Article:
|Nutritional Guidelines (per serving)|
|Servings: 4-6 Portions (4-6 Servings)|
|Amount per serving|
|% Daily Value*|
|Total Fat 3g||4%|
|Saturated Fat 1g||3%|
|Total Carbohydrate 32g||12%|
|Dietary Fiber 8g||27%|
|*The % Daily Value (DV) tells you how much a nutrient in a food serving contributes to a daily diet. 2,000 calories a day is used for general nutrition advice.|
This is an easy Korean "salad" that my mother would always make with Western cabbage (yang baechu). While we ate it, she'd usually reminisce about how she used to make this as a replacement for kimchi when she first moved to America. She couldn't always find Korean cabbage or didn't have the storage space, time or materials necessary to make large batches of kimchi.
These days, now that you can easily find bagged coleslaw in grocery stores, this Korean coleslaw is easy to make. There's no mayo, so this coleslaw is light and pairs well with both picnic food and Korean meals.
- 1 small head cabbage, shredded into thin strips, or bag of shredded cabbage for coleslaw
- 1 cup thinly sliced red cabbage (optional)
- 1 sweet onion, thinly sliced
- 4 or 5 scallions, chopped
- 1 carrot, julienned (optional)
- 3 cloves garlic, minced
- 2 tbsp. soy sauce
- 2 tbsp. vinegar
- 1 tbsp. sesame oil
- 2 tbsp. sugar
- 1 tbsp. sesame seeds
- 2 tbsp. crushed red pepper (kochukaru)
- Salt and pepper to taste
Mix all of the dressing ingredients together.
Pour over the cabbage, onions, and scallions.
Mix to combine.
You can eat the Korean coleslaw immediately or wait a few hours for the flavors to deepen and combine.
A Short History of Cabbage
Cabbage has a long history of use both as a food and a medicine. It was developed from wild cabbage, a vegetable that was closer in appearance to collards and kale since it was composed of leaves that did not form a head.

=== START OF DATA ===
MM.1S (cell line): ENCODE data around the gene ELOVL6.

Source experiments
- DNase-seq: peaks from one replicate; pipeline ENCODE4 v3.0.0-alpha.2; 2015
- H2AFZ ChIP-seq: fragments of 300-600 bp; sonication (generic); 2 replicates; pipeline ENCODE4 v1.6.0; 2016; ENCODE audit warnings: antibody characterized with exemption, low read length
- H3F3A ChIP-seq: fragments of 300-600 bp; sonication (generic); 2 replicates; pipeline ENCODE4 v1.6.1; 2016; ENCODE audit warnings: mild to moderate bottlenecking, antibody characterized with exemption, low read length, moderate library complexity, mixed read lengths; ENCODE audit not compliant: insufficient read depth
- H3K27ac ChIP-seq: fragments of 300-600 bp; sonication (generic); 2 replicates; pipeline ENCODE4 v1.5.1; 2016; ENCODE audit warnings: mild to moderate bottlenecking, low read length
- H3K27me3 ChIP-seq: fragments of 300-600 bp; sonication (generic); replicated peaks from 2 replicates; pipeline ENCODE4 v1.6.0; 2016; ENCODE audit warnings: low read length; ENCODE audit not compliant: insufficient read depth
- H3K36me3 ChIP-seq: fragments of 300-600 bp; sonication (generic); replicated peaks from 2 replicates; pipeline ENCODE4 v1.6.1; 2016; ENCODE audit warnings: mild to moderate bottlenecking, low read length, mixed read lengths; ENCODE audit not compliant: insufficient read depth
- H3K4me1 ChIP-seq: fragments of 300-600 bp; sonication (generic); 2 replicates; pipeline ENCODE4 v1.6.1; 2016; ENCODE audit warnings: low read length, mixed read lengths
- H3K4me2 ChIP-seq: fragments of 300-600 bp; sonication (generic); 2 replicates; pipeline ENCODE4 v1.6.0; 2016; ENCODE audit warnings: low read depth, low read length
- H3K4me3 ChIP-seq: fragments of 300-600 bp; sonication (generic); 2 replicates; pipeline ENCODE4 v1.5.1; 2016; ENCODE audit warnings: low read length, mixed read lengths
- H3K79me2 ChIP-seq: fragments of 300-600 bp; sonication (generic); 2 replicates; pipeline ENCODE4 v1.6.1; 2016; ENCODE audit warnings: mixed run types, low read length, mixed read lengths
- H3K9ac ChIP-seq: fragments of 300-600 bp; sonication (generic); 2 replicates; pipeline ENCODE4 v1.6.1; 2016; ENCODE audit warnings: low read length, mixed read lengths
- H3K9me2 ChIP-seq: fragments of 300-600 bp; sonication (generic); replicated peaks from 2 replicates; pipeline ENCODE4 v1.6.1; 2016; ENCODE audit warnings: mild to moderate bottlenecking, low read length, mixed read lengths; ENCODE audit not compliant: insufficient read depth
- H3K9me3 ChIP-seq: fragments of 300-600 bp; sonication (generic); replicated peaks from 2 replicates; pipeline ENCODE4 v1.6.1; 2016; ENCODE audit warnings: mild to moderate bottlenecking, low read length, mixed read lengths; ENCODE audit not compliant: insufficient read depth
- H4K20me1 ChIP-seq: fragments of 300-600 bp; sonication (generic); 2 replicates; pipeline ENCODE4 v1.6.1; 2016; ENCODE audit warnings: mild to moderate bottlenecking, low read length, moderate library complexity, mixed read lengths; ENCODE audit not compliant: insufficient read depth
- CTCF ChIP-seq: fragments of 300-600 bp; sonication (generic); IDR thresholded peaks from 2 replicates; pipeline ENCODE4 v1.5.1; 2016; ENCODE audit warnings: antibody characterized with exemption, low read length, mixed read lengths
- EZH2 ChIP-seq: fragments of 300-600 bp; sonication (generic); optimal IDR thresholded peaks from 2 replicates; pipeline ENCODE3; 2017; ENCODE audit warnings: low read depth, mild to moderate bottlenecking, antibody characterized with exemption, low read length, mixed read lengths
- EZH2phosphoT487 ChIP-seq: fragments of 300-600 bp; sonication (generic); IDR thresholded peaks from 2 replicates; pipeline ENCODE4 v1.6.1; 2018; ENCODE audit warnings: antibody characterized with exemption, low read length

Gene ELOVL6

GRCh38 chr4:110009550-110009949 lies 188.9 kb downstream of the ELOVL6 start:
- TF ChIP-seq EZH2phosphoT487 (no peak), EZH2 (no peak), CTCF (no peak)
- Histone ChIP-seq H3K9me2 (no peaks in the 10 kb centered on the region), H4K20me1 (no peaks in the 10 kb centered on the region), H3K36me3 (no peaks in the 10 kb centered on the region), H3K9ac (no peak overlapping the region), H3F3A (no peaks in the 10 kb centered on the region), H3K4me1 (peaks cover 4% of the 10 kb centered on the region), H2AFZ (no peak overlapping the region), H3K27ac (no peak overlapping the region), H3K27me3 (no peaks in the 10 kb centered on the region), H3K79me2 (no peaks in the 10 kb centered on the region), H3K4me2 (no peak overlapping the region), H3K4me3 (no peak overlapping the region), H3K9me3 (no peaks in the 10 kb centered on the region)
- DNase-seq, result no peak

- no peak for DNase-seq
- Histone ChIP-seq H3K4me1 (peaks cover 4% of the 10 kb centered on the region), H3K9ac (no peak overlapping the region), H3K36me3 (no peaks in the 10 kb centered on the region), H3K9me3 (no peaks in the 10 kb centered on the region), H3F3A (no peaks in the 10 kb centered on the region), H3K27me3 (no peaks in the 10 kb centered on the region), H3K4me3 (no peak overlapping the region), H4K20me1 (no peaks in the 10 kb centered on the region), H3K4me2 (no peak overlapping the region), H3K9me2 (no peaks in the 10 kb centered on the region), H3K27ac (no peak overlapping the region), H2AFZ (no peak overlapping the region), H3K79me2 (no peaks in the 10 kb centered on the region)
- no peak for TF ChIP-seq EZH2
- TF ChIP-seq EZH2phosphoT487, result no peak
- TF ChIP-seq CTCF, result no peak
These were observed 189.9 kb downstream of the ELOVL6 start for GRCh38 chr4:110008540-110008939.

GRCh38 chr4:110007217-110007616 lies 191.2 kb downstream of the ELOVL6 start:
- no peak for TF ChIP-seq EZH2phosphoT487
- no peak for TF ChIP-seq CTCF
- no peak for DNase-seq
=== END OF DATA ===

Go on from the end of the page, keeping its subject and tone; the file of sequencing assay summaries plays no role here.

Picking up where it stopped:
It is thought that wild cabbage was brought to Europe around 600 B.C. by groups of Celtic wanderers. It was grown in Ancient Greek and Roman civilizations, and those people held it in high regard as a general panacea capable of treating a host of health conditions.
Through history, cultures and societies have used cabbage to treat ulcers, cancers, depression, for strengthening the immune system and fighting against a cough and cold, healing wounds and damaged tissues, for the proper functioning of the nervous system and to treat dementia. Cabbage, along with broccoli, cauliflower, and brussel sprouts, has a reputation for fighting cancer.
While it's unclear when and where the headed cabbage that we know today was developed, cultivation of cabbage spread across northern Europe into Germany, Poland, and Russia, where it became a very popular vegetable in local food cultures. The Italians are credited with developing the Savoy cabbage. Russia, Poland, China, and Japan are a few of the leading producers of cabbage today.
There are slightly different benefits with the different varieties of cabbage but always try to avoid overcooking cabbage so that you preserve the nutrients in the vegetable.
Cabbage offers abundant vitamin C. In fact, you might be surprised to learn that cabbage is richer in vitamin C than oranges and other fruits. Vitamin C, an antioxidant, helps to reduce the wear and tear in the body. Cabbage also contains fiber, potassium, and other nutrients.
Of any vegetable, cabbage has the lowest calories and fat. One cup of chopped, raw cabbage contains only 21 calories and none of those calories are from fat, according to The Daily Plate nutritional database.
Cabbage is rich in a variety of vitamins and minerals, especially vitamins C and K. In fact, one cup of boiled cabbage provides 91.7% percent of your daily vitamin K needs and 50.3% of your daily vitamin C requirements. Cabbage also is a very good source of manganese, vitamin B6 and folate, and a good source of vitamins B1 and B2, calcium, potassium, vitamin A, and magnesium. Cabbage contains trace amounts of iron, zinc, and manganese.